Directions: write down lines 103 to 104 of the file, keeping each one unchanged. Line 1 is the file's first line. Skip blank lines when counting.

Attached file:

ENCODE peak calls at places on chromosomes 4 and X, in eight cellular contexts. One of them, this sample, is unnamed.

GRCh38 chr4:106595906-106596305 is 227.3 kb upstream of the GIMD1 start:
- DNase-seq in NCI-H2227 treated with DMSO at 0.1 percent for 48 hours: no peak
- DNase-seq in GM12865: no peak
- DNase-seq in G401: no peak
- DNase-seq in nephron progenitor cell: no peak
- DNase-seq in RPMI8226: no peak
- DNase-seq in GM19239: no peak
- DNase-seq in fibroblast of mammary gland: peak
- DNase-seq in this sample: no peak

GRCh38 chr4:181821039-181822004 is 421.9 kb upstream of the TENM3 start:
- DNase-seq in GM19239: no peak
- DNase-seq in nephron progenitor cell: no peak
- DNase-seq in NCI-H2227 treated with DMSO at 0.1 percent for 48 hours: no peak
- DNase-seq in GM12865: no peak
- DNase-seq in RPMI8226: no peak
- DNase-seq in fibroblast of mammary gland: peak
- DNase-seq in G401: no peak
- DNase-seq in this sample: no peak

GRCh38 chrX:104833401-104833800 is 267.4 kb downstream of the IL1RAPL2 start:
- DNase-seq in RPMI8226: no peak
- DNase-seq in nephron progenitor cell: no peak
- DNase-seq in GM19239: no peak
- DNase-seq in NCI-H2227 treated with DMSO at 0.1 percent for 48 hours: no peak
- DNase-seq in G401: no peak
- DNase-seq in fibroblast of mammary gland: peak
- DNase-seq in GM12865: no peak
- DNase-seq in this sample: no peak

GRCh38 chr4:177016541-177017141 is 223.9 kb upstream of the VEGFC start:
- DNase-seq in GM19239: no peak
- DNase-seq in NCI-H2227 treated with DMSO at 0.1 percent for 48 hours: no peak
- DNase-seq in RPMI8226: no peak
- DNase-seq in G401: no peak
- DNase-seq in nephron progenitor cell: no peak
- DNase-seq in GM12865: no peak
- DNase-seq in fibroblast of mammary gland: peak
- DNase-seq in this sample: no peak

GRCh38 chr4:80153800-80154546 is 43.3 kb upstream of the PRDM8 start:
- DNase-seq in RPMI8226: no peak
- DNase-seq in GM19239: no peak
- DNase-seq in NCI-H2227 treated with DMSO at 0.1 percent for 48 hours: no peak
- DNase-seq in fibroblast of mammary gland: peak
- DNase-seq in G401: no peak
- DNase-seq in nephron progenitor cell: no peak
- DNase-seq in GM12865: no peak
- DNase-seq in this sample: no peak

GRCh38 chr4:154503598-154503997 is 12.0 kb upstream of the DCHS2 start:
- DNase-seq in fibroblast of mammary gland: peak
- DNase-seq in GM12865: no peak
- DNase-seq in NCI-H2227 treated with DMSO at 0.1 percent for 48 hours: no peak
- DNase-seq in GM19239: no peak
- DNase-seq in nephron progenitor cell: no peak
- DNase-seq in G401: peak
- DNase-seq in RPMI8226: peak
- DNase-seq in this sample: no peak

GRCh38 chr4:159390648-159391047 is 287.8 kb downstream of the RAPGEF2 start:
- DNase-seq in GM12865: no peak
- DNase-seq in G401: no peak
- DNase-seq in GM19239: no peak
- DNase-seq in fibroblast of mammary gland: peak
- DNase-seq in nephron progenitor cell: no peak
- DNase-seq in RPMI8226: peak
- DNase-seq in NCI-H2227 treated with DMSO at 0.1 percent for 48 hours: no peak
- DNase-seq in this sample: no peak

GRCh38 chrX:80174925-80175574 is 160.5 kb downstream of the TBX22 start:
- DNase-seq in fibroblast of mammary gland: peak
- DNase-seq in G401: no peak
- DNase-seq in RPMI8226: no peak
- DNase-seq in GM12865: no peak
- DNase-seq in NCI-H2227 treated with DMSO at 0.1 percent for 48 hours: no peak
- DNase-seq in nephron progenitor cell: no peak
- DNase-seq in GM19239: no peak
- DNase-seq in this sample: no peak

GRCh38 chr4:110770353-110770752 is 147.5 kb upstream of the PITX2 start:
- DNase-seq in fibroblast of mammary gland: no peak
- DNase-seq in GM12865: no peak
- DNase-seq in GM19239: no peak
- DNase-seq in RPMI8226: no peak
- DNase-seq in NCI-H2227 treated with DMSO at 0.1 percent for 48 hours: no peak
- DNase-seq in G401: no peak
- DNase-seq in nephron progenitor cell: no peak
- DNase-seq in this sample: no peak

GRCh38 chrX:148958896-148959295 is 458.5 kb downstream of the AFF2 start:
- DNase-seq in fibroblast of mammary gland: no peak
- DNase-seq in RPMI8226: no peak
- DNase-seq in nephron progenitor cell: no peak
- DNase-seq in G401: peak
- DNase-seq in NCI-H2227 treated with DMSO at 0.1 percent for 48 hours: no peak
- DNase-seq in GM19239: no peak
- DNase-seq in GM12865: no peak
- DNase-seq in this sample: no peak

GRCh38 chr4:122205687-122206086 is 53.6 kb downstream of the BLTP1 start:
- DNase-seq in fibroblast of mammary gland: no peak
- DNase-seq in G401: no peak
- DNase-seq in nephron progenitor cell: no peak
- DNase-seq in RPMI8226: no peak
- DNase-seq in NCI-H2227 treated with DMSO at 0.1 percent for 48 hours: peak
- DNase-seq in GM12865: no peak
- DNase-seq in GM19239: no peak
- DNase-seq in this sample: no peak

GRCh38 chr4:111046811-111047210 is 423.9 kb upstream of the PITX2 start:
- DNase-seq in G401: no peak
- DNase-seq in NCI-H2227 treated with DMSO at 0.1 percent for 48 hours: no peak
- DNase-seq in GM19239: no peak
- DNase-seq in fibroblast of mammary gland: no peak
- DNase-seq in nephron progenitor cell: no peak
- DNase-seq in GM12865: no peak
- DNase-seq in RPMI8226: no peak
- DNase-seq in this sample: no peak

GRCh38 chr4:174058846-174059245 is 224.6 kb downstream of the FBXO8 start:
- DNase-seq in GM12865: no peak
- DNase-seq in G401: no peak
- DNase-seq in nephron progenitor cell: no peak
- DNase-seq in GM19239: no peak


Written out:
- DNase-seq in NCI-H2227 treated with DMSO at 0.1 percent for 48 hours: no peak
- DNase-seq in GM19239: no peak